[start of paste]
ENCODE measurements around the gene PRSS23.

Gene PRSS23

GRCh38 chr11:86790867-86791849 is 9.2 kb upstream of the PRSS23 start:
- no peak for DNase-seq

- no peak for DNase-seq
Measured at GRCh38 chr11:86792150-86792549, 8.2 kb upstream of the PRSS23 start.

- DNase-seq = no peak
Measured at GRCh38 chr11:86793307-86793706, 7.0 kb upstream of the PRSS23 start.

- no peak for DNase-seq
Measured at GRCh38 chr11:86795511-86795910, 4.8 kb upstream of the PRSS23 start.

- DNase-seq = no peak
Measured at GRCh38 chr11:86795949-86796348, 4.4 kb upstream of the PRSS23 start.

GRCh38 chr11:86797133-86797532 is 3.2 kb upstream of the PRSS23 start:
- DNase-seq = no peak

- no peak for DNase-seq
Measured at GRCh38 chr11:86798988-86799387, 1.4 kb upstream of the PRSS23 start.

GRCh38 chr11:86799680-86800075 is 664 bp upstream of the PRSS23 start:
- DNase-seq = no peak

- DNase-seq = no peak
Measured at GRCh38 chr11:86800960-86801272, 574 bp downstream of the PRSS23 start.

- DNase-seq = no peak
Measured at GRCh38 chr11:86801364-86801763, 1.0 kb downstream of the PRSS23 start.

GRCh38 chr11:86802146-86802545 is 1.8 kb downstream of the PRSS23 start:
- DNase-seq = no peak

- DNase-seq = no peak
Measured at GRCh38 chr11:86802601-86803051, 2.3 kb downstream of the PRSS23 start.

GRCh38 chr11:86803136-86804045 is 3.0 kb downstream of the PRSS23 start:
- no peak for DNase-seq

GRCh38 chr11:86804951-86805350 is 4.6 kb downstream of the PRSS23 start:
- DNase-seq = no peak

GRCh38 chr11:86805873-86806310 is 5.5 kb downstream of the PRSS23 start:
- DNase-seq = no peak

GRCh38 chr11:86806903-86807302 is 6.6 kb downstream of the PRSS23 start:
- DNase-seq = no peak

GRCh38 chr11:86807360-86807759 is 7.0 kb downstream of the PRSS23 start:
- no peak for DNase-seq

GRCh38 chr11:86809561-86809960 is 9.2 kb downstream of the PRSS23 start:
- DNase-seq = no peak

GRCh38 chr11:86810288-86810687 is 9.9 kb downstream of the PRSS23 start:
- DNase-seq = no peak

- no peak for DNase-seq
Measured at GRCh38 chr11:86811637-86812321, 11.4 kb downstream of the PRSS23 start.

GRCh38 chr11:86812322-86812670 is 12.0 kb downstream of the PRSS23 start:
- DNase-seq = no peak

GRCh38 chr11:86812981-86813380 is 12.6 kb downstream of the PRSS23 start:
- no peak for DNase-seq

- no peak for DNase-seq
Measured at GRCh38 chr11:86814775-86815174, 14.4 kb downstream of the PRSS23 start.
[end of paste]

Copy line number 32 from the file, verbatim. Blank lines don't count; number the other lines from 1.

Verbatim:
- DNase-seq = no peak